Examination, Tues., April 1,
4:15-5:15, N.S. Aud.
Acadei.c Notices
Anthropology 32. Change of

rooms: Section 2, Tn 10, to 2231
All.; Sec. 8, Th 9, to 2013 A.H.
Sc. 9, Th 10. to 2231 A.H.
Piological Chemistry Seminar:
10-12 a.m., Sat., Feb. 15, Rm. 319
W. Medical Bldg. Subject, "Some
Recent Studies of Amino Acids."
Mathematics Seminar on Dy-
namical Systems: 3 p.m., Mon.,
Feb. 17, 3011 Angell Hall. Dr. Kap-
lan will speak on Fuchsian Groups
and the Ergodic Theorem.
Mathematics Seminar on Com-
plex Variables: Brief meeting, 4:15
p.m., Mon., Feb. 17, 3011 Angell
Hall. Students unable to attend
should leave their time schedules
with Miss Kelly. Prerequisites:
Math. 201, 202, 281 or the equiv-
alent.
Political Science 2, Sec. 14:
Hereafter this class will meet in
Rm. 2039 N.S. on Tuesdays and
Thursdays at 10 a.m., and 3017
A.H. on Saturdays.
Clark F. Norton
Concerts
The Detroit Symphony Orches-
tra, Karl Krueger, Conductor, will
give the eighth concert in the
Choral Union Series on Monday,
Feb. 17, 8:30 p.m. Hill Auditorium.
Overture "Prometheus," Op. 43,
(Beethoven); Symphony No. 4 in
B-flat major iBeethoven); and
the Tschaikowsky Symphony No. 6
in B minor.
Faculty Recital: Joseph Brink-
man, pianist, will present the sec-
ond in a series of faculty recitals,
at 8:30 p.m. Sun., Feb. 16, Lydia
Mendelssohn Theatre. Program:
compositions by Beethoven, Bach,
Mozart. Brahms and Chopn. Open
to the public.
Organ Recital: Marilyn Maston,
a graduate student, will present the
first of a series of five organ pro-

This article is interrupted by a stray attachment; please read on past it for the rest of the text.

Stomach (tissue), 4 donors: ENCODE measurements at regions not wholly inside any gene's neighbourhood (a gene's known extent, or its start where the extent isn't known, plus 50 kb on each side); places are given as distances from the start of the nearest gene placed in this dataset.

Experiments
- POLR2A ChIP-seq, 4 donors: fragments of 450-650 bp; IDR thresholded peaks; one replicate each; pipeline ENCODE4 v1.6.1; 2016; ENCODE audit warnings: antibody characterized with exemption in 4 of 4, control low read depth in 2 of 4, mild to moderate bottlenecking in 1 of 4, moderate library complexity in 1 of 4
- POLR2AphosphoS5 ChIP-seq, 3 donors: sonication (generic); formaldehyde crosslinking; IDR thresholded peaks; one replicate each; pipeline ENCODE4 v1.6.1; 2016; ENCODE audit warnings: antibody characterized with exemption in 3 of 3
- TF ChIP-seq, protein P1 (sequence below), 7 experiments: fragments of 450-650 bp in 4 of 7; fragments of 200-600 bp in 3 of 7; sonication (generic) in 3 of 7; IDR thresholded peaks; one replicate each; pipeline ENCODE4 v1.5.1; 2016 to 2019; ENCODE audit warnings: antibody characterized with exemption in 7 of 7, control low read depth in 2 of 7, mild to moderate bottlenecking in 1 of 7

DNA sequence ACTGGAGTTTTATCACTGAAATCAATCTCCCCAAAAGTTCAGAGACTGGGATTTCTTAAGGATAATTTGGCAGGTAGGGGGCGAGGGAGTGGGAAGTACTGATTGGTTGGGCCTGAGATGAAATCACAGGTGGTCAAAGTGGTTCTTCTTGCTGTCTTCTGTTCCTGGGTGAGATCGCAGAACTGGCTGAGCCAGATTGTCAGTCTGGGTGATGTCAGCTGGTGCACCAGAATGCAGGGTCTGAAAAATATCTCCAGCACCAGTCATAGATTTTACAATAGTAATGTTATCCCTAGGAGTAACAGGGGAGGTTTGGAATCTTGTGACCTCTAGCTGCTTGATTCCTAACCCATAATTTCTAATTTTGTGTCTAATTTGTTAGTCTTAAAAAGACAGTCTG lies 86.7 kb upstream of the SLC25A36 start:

grams at 4:15 p.m., Feb. 16, Hill
Auditorium. Program: -composi-
tions by Bach, Ducasse, Malein-
greau and Haines.
Other programs in the series will
be heard on February 23. March 2,
6, and 9. All are open to the pub-
lic.
Wind Instrument Program by
Russell Howland, Haskell Sexton
and William Stubbins of the
School of Music faculty, Tues.,
Feb. 18, 8:30 p.m., Rackham As-
sembly Hall. Grace Sexton and
Mary McCall Stubbins, pianists.
Program: Music for cornet, clari-
net, flute, saxophone and piano.
The public is cordially invited.
Exhibitions
Michigan Takes Shape-a dis-
play of maps, Michigan Historical
Collections, 160 Rackham. Hours:
8-12, 1:30-4:30 Monday through
Friday; 8-12 Saturday.
Events Today
University Radio Programs:
2:30 p.m., Station WJR, 750 Kc.
"Stump the Professor." Dr. Frank
Robbins, Professors Amos Morris,
George Kiss, Preston Slosson, and
Major Robert Brown.
10:45 p.m., Station WJR, 750
Kc, Medical Series, "Study of a
New Drug," by Dr. Amedeo S.
Marrazzi.
Kappa Phi Club: Rushing Tea:
1:30 p.m., Wesleyan Guild Lounge.
Pledge Meeting: 1 p.m.; com-
pulsory for all pledges.
Hindustan Association: Election
of officers for the Spring Semester,
4 p.m., International Center. Stu-
dents from India and their friends
are cordially invited to attend.

The Art Cinema League pre-
sents Maxwell Anderson's WIN-
TERSET, starring Burgess Mere-
dith, Margo. Also short subjects
on civil liberties with Paul Lukas.
8:30 p.m. Box office open at 2.
Reservations phone 6300. Lydia
Mendelssohn Theatre.
Comying Events
Men's Varsity Club: The special
Sunday rehearsal for the men list-
ed below will be held at the Un-
ion at 3:30. p.m. instead of 4:30,
Sunday, Feb. 15. "
McLaughlin, Henry, Converso,
Beam, Stevenson, Cott, Phebus,
Anderson, Fischer, Van Husen, Mc-
Gowan, R. De Merritt, Tattelsall,
Westphal, Miller, Jensen, Sand-
weiss, Malitz, Quetsch, Hammel,
Rieckhoff, Blair, Harmon, Mor-
rison, Sorenson, Holmes, David
Loughrin, Howard, Morris, Crys-
tal, Lindquist, Carpenter, Som-
merfeld, Bickham, Campbell, Ross,
Foster, Brockhaus, Stirgwolt, Wil-
helm, Cleveland, Garchow, Mur-
ray, Hall, Laity, Compton.
(Continued oil Page 5)

EDITOR'S NOTE: Because The Daily
pris EVEIIXY letter to the editor
(which is Signed, 100 words or less
in length, and in good taste) we re-
mind our readers that the views ex-
pressed in lk'ters are those of the
writers only. Letters of more than
300' cords .trv shortened, printed or
omited AIt the dicretlion of the edi-
torial dii-r tor.
* *
Preju dice
To the Editor,
Enclosed you will find a copy
of a letter I have just sent. If